3. Sessions

They help you organize workouts by easily adding time interval metadata to fitness data in the fitness store. There are several reasons why your app should use sessions with Google Fit:

  • You do not need to implement your own metadata schema and storage.
  • You can interact with other apps using session intents.
  • You can show available sessions along with the app that created each session.
  • Other apps can launch your app to show details about sessions created by your app.

Creating sessions is a very handy way of grouping all gathered fitness data during given time interval, into a single, easy accessible data structure.

Sessions can be created in later time, from any Data Types recorded.

In our particular scenario, creating a session after workout will give us access to data from Android GPS readings, Heart Beat Monitor and Bike Smart Sensors.

This session can be then presented within the app, stored in cloud storage, or be available for other apps.

Availability of sessions between different apps is a new feature, that allows creating new type of statistic or summary apps, that gather data from all other fitness apps that are installed on the device.

Starting and stopping sessions is pretty straight forward. After starting recording (see point 2 – Subscriptions), all we have to do is:

Accessing Raw Sensor Data

Is used to get real time sensor reads, to show them to the user. Sensors API does not persist any data. We have to use Recording API to persist data gathered from Raw Sensors Data API.

Different devices may have the same sensor types. Thanks to Sensors API, we can get the specific data from specific device and it’s specific sensor.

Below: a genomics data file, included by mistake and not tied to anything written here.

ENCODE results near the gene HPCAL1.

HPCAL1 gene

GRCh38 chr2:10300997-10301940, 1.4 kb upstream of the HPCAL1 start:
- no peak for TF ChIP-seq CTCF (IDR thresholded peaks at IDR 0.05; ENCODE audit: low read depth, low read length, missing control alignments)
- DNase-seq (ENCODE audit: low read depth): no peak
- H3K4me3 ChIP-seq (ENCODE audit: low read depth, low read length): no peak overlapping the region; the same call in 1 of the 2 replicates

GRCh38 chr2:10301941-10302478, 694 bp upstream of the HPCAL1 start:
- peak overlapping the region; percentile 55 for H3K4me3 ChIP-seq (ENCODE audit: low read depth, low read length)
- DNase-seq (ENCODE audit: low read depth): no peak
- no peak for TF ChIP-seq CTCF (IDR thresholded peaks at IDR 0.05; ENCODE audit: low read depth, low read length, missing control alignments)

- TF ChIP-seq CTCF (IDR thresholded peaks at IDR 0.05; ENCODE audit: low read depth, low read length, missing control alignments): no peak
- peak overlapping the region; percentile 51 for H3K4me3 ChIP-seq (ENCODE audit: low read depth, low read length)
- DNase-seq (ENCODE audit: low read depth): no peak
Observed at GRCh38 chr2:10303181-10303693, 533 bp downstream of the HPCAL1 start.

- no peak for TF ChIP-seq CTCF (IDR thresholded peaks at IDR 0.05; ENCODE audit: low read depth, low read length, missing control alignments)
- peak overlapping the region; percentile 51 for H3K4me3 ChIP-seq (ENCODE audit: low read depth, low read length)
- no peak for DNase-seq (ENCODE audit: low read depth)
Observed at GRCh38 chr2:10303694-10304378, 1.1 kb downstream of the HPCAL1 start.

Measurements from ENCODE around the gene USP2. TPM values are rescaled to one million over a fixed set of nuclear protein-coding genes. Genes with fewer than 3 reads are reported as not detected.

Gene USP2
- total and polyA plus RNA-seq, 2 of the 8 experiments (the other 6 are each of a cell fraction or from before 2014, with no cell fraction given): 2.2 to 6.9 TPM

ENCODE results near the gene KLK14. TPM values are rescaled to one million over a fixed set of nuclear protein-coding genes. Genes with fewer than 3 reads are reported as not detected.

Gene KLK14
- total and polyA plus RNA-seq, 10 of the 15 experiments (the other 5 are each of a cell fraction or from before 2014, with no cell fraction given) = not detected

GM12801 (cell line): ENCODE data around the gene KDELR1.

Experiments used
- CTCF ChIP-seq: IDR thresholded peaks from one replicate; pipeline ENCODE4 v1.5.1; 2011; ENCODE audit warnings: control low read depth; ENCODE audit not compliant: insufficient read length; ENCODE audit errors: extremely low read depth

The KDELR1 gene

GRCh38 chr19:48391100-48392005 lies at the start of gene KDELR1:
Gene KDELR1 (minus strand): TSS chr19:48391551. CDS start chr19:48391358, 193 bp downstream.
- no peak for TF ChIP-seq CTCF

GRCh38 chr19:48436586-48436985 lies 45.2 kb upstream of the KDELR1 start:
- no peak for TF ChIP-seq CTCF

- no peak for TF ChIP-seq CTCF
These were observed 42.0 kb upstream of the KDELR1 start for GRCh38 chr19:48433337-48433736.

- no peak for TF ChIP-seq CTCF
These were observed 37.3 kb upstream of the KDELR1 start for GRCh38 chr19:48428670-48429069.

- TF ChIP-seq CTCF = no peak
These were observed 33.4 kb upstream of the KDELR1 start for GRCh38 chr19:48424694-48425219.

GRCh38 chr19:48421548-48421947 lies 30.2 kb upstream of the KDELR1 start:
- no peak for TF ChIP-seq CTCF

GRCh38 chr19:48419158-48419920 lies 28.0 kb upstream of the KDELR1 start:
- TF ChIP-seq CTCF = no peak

Sensors API is a great place to show how the Google Fit magic happens. Obtaining the real-time reading is extremely easy:

Getting all kind of fitness data in just few lines of code. That’s handy.

5. Bluetooth Sensors

If we have Bluetooth Low Energy sensors that implement a standard GATT Profile, they can also be used with the Google Fit API. Finally we can easily search for all the available BLE devices, claim which one to use and immediately start using data from the device.

That’s a huge change, as for the first time in history we’re able to gather data from all different sensors, using single API. Unification will surely allow for new workout data measurements and analysis to arise.

If your BLE sensor does not have the GATT Profile, it can still be used, by extending the ApplicationSensorService class, and managing the sensor use manually.

6. Fitness History API

It enables your app to perform bulk operations on the fitness store: inserting, deleting, and reading fitness data. The data request can specify multiple data types to return, effectively combining multiple data queries into one call.

Using History API we can also create sessions from already recorded data, and make them available for other apps to be used. It’s a big change, as Sessions recorded by other apps (that are relevant to your app profile) can also be used within your own app. It will allow giving the user the best feedback possible, from all his fitness activities, recorded using different apps.

To sum it up.

We’re very excited with new possibilities Google Fit SDK gives to developers and users. It’s a big step to unification data from different sensor technologies, into a single insightful summary, that will allow new types of inferring, leading to better understanding of our workouts, trainings, and individual needs of every sportsman.

Michal Pawlowski
Michal Pawlowski